Days before archrival Microsoft is set to release the next major version of its flagship computer operating system Windows, Apple unveiled a significant upgrade to its consumer personal computer lines, including a redesigned entry-level laptop and a desktop machine sporting a huge display. The product announcement comes a day after Apple's (AAPL) earnings report.
Chief among the new releases Oct. 20 is the MacBook, Apple's $999 entry-level laptop usually aimed at students and first-time Mac buyers. The new machine still sports a polycarbonate shell but now it's cut from a single piece of material and has rounded edges. And like the higher-end MacBook Pro, the new MacBook also boasts a long-life battery that lasts seven hours and a light-emitting-diode (LED) display.
Apple also updated its consumer desktop lines, including the iMac and the Mac Mini, and added an entry-level server built into a body similar to that of the Mac Mini. The server, for running computer networks and corporate Web sites, is aimed at small businesses and certain high-end consumers.
Apple also fundamentally redesigned the desktop mouse, dubbed Magic Mouse, which will ship with the new iMac, making it similar in many respects to the multitouch glass touch panels found on its laptops.
New Products vs. Microsoft's Windows 7 Microsoft's (MSFT) release of an upgraded operating system presents an opportunity for Apple to try to attract users who may be willing to switch to a Mac. Apple is expected to target would-be converts with advertising in the coming weeks that plays up the Mac's security and better suitability for its popular iPods and iPhones. At the same time, Apple Vice-President Phil Schiller dismissed any suggestion that the new products were timed to attract attention away from the launch of Windows 7, set for Oct. 22. "We plan our releases based on our own product cycles," he says in an interview. "We really did not give any thought whatsoever to their schedule."
Timing aside, Apple does want to make the case that its products represent good value, an apparent response to Microsoft efforts to portray the Mac as too expensive. "If Microsoft wants to stand for cheap, that's fine," Schiller says. "We'll stand for quality and support and reliability. Cheap is not everything." He also promised a new round of TV ads and in-store marketing efforts to support the new machines. Microsoft's "laptop hunter" TV ads, which portray consumers shopping for a computer but spurning Macs as too pricey, have stung Apple. And while Apple did trim its prices on most of its systems over the summer, it has left its price structure in place for this round of upgrades.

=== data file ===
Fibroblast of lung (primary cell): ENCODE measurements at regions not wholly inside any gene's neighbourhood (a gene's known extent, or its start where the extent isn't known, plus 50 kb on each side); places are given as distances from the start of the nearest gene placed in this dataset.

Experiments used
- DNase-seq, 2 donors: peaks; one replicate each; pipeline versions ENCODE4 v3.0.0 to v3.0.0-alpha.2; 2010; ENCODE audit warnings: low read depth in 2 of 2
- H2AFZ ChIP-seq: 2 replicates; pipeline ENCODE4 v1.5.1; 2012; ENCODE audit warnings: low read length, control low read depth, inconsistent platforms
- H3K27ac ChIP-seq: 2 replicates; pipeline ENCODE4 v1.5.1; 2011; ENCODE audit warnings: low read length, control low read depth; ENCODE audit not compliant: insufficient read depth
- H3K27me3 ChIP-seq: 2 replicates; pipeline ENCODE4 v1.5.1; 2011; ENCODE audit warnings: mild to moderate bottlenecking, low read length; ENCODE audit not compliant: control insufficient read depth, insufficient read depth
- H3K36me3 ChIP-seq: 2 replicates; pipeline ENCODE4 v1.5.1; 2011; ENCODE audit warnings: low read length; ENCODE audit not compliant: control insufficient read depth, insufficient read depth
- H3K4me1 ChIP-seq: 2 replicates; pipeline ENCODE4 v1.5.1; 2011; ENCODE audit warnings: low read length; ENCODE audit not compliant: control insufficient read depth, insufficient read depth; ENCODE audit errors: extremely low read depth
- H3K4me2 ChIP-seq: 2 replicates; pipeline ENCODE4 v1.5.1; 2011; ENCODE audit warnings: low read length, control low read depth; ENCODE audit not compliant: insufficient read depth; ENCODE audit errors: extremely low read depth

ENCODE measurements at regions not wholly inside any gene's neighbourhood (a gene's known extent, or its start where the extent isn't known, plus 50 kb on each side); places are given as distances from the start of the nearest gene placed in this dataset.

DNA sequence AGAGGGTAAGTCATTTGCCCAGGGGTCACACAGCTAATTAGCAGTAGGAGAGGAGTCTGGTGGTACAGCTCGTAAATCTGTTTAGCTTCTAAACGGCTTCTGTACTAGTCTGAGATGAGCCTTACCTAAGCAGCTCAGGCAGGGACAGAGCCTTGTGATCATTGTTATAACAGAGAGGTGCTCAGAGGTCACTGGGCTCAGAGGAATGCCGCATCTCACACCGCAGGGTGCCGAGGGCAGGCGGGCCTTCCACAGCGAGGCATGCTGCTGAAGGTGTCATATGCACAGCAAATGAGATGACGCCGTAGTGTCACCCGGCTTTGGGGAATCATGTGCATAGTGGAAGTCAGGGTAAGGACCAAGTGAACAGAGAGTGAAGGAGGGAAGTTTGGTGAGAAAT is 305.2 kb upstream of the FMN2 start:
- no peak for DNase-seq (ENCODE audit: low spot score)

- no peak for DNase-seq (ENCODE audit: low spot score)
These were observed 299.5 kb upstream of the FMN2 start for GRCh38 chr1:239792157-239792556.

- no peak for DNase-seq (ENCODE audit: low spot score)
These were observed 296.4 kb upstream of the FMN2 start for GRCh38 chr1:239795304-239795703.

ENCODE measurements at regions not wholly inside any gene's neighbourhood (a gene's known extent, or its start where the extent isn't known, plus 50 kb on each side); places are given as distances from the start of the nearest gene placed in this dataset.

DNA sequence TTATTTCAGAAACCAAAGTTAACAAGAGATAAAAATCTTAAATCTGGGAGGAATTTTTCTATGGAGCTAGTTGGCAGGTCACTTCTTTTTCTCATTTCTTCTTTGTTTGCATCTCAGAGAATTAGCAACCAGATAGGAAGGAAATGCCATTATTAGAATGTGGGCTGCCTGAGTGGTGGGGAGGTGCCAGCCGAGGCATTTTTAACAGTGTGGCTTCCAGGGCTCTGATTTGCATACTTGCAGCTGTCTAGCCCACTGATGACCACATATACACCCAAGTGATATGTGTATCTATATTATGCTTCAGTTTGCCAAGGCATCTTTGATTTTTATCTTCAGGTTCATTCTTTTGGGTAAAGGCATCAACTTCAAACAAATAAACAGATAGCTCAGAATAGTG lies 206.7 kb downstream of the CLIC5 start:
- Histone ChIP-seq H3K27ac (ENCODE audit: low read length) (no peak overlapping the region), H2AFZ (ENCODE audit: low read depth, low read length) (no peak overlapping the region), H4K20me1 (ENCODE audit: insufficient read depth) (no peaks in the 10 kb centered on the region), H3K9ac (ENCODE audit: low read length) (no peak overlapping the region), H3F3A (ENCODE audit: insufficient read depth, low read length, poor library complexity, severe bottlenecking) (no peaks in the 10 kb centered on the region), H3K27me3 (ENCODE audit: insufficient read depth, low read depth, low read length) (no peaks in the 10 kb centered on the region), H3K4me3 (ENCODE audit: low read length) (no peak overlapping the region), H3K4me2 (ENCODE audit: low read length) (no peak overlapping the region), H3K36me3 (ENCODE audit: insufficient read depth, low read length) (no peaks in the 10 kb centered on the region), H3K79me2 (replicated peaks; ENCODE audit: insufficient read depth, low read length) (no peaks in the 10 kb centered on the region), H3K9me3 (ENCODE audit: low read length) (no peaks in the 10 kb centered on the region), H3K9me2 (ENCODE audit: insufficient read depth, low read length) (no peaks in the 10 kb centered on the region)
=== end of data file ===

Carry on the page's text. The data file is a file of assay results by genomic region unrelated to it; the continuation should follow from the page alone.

Absent from the Apple announcements is a netbook or mini-notebook PC, the popular stripped-down, low-priced laptop so many PC makers such as Dell (DELL), Hewlett-Packard (HPQ), and Acer have embraced to boost sales volume. "Apple continues to ignore the advice from analysts and pundits who say it needs to be riding the price curve downward," says analyst Michael Gartenberg, vice-president at Interpret, a New York-based consultancy. "This release just screams to the world that Apple is going to keep its own counsel. It continues to resist the race to the bottom."
Benefiting from MacBook Prices In its latest quarterly results, Apple said it sold nearly 2.3 million laptops at an average selling price of $1,265. That's more than twice the average selling price of laptops—$624—during the back-to-school period ended Sept. 12, according to market research firm NPD. Netbooks accounted for 14% of the $7.6 billion spent on laptop PCs during the period, according to NPD estimates. And while netbooks are popular, PC makers are sacrificing profits in favor of volume, Gartenberg says. "The lesson of netbooks is that they sell well, but they're a great product on which to not make money."